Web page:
The Escape of the Rani of Jhansi

Well, what we learn is this.

Rani Laxmibai jumped over the fort in the dead of the night, surrounded by her guards. She had her baby, Damodar Rao, tied to her back as she jumped off the fort wall on her favorite horse, Badal.

What Vishnubhat Godse wrote

The Rani, we were told, left the fort at midnight. All those that were there related to her by blood, such as Moro Pant Tambe, rode alongside her. They were well armed and each one had a bag of gold coins strapped to his or her waist. The treasury had been emptied out and all the gold and precious objects were piled upon the back of an elephant that was placed at the centre of this group. They were further accompanied by some two hundred loyal men ready to die for their ruler and twelve hundred soldiers of fortune recruited earlier from foreign lands. The Rani was dressed in unorthodox male attire: trousers, stockings and boots, with weapons by her side. Her precious white steed, bought at a price of two-and-a half thousand rupees, was her most treasured possession. This was the mount chosen by the Rani of Jhansi as she left her fort with her adopted son secured to her back with a satin sash. She carried only a rupee coin by way of personal wealth. Praise be to such a one!
The group shouted ‘Jai Shankar!’ as it descended the steps of the fort and, walking through the inner city, exited through the gates. The people of Jhansi, without worrying about what the white men’s army would do to them, had decided to gather by the roadside to hear what their beloved Rani wished to say to them at this moment of final leave-taking. They had faith in the guards who accompanied her and believed that they would fight to a man to protect her. As soon as the Rani left the city, word reached the white army and they woke up with a roar and began firing the cannons. The Rani too had a gun; she fired in self-defence and galloped away. Many died in the melee that ensued, but the Rani escaped. In the dark, the white men could not see clearly which of the horses carried the Rani. Her galloping horse, and another on which one of her trusted maidservants sat, broke through the British cordon. The two horses were headed to Kalpi. The British gave a chase, but it was too dark to make out the path taken by the Rani and they turned back after a while, hoping that she may have died in the gunfire after she left the fort. They kept up the firing for a while, but in the morning, when they searched among the dead, they didn’t find the dead body of the Rani of Jhansi.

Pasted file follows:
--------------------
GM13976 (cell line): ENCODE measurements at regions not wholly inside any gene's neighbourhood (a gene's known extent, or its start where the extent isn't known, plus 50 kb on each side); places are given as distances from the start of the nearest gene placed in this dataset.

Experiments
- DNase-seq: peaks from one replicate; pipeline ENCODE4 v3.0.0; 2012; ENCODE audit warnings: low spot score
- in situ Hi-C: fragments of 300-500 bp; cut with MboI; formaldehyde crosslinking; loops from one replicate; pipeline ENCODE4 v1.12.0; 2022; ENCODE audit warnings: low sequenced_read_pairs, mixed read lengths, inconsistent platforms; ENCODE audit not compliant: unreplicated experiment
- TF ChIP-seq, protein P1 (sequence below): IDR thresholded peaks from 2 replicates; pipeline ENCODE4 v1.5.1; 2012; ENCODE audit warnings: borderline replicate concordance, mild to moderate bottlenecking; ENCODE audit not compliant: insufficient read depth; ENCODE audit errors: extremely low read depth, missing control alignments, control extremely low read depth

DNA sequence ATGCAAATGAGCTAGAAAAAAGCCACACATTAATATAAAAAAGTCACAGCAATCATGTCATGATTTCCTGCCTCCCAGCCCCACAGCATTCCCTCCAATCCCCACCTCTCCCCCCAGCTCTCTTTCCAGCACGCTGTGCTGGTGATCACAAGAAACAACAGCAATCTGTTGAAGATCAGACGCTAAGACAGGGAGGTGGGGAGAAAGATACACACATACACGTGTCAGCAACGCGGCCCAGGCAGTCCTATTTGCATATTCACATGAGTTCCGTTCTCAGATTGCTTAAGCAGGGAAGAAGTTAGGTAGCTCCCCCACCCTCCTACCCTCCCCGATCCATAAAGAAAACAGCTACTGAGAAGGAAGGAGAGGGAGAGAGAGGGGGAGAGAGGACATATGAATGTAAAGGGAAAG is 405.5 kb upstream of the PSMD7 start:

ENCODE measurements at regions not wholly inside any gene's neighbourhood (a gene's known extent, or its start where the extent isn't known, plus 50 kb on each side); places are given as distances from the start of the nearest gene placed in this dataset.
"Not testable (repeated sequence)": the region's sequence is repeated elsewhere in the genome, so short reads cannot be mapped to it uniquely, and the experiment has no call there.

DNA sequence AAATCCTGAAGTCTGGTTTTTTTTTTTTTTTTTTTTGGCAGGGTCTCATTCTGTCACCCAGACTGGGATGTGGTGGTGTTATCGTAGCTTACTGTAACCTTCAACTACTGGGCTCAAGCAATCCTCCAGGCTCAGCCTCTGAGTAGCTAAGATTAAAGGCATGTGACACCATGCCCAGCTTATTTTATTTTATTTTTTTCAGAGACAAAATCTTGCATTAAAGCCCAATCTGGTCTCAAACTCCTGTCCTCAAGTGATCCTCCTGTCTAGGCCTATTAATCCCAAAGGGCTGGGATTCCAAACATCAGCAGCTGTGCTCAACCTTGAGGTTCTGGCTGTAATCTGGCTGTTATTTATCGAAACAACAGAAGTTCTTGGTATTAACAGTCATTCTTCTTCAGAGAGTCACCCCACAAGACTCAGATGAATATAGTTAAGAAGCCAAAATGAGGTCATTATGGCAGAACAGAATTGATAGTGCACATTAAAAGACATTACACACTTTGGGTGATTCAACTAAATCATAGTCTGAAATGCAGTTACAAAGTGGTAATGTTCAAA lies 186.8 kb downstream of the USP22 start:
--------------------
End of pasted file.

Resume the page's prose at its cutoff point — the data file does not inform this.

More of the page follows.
The Rani arrived at a border village early in the morning. There, she united her son and fed then at the headman’s house and then resumed her journey as before, without taking so much as a morsel herself. She spent some twenty-four hours on horseback and arrived at Kalpi around midnight, which shows her true grit and courage.

What Kaye wrote

All that night, and throughout the following day, desultory fighting continued, the enemy being either slaughtered or driven under the shelter of the fort guns. Sir Hugh was meanwhile engaged in organizing measures for an attack on the fortress. But the Rani saved him further trouble on that score. On the night of the 4th, despairing of a successful defence of the fortress, and, hoping that her presence at Kalpi might induce
Topi once more to aid her, she evacuated the fortress with her remaining followers.
She rode straight for Kalpi, and arrived there the very evening on which Tantia, who had travelled more leisurely, reached that place. Sir Hugh sent a cavalry force in pursuit of her, but the start had been too great. A few of the fugitives were, however, cut up.

Kaye writes she simply ran away with a few people, they were not able to catch her because they got to know about it only after some time. But, Godse gives a different picture – she scythed her way through the British lines with the royal treasury. Some on her side perished but we can reasonably assume that she was able to escape with the many. One important thing to note is, Moropant Tambe was severely injured and was captured in Datia a few days later. When bullets were able to reach the core group, we can only guess how desperate their position was and how brutal the fight was. Well, Godse doesn’t write about the elephant. But, the hint he gives is, the British acted with naked brutality after this – is it because of the escape of the prize catch, or is it because they were not able to loot the treasury, can we ever know?

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